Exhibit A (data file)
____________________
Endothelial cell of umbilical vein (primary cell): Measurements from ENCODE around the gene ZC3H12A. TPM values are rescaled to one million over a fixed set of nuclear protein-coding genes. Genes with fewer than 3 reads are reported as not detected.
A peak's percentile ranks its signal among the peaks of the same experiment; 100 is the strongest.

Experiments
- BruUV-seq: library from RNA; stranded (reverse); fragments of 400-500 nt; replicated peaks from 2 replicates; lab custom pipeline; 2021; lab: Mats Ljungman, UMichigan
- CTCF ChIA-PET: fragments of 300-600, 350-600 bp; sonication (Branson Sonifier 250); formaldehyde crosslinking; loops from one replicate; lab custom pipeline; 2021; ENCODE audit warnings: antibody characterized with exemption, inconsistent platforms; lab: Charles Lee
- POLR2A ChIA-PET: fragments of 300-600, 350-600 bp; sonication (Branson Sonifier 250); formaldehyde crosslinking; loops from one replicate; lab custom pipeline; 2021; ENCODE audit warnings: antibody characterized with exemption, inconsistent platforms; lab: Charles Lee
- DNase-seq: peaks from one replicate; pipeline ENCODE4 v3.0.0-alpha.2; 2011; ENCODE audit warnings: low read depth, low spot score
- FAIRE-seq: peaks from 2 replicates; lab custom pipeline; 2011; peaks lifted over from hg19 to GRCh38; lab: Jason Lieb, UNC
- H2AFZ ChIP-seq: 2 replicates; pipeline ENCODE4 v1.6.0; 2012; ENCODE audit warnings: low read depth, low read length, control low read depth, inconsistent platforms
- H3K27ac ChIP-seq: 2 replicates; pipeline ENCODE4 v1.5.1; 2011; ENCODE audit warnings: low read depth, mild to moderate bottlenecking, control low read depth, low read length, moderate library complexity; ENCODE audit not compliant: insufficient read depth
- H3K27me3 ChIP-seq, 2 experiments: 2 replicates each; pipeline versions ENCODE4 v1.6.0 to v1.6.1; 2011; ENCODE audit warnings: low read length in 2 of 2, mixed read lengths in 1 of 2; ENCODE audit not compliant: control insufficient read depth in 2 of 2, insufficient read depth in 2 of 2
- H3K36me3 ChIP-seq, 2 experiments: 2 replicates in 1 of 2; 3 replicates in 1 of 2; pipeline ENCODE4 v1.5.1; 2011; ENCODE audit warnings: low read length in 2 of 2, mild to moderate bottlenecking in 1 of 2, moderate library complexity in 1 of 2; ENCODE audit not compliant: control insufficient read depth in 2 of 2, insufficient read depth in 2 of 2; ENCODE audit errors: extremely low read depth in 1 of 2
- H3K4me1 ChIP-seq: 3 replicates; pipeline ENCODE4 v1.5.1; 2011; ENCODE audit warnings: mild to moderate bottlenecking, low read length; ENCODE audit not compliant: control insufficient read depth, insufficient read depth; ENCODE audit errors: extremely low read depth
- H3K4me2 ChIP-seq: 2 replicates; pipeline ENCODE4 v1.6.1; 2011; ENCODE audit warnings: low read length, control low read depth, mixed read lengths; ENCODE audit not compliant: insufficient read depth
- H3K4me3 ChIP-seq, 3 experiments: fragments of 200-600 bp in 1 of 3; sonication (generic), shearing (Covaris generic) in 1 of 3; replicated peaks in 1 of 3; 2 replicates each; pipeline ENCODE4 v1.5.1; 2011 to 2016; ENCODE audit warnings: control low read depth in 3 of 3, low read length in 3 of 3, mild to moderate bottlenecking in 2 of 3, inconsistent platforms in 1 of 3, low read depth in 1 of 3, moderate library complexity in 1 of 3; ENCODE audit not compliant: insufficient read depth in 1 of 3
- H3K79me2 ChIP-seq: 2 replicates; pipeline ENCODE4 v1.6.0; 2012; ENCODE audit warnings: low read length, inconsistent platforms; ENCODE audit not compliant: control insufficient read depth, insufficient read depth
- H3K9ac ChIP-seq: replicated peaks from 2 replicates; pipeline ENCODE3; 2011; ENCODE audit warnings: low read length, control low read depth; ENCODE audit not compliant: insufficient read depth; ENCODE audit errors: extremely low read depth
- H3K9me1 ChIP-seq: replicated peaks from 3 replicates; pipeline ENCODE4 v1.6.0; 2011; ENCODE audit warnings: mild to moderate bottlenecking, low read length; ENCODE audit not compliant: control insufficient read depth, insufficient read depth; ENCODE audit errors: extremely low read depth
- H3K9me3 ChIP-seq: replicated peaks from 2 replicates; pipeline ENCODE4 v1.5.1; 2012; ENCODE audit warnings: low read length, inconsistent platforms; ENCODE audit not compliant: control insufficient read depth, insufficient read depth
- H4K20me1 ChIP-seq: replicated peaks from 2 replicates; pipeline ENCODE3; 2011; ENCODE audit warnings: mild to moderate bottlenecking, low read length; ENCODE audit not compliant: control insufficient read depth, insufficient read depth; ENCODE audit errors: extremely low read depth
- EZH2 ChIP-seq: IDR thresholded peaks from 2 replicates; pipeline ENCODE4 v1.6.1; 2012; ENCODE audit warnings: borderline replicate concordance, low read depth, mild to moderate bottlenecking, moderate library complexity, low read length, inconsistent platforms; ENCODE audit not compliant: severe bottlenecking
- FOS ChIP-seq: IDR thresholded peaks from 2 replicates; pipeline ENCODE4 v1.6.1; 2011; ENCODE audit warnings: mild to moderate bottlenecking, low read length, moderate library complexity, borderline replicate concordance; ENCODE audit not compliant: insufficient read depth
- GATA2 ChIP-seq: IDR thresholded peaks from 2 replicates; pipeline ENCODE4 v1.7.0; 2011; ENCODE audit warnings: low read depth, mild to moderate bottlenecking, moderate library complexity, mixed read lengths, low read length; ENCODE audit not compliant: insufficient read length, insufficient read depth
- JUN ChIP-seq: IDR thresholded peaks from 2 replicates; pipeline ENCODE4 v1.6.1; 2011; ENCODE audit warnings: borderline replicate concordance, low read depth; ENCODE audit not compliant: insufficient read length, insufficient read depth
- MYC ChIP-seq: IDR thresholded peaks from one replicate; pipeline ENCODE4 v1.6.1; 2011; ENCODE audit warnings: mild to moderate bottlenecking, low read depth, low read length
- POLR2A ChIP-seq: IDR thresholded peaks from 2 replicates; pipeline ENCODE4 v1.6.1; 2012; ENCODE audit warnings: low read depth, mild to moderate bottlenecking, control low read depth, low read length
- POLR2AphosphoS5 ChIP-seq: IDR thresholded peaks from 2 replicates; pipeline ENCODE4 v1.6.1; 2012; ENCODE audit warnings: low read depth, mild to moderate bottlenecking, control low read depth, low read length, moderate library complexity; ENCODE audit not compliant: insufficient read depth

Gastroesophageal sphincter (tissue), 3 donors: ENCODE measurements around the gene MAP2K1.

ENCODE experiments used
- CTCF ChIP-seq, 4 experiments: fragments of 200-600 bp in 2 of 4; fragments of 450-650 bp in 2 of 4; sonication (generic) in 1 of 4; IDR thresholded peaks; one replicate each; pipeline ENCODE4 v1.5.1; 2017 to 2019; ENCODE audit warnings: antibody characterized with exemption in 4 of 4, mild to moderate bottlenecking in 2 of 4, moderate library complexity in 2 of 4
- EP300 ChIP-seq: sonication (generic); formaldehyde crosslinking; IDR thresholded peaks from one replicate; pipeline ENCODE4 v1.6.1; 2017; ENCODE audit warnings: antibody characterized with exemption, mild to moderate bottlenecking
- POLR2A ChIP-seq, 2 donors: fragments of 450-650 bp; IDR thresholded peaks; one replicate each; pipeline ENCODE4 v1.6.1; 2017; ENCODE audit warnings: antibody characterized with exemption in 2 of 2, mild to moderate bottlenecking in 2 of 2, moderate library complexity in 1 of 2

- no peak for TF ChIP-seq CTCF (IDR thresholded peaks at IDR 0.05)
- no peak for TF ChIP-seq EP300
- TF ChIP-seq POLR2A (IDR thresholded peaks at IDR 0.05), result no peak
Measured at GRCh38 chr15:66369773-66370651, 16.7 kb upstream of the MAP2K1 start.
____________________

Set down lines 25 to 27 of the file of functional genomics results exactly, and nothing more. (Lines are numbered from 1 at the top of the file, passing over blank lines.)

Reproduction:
- MYC ChIP-seq: IDR thresholded peaks from one replicate; pipeline ENCODE4 v1.6.1; 2011; ENCODE audit warnings: mild to moderate bottlenecking, low read depth, low read length
- POLR2A ChIP-seq: IDR thresholded peaks from 2 replicates; pipeline ENCODE4 v1.6.1; 2012; ENCODE audit warnings: low read depth, mild to moderate bottlenecking, control low read depth, low read length
- POLR2AphosphoS5 ChIP-seq: IDR thresholded peaks from 2 replicates; pipeline ENCODE4 v1.6.1; 2012; ENCODE audit warnings: low read depth, mild to moderate bottlenecking, control low read depth, low read length, moderate library complexity; ENCODE audit not compliant: insufficient read depth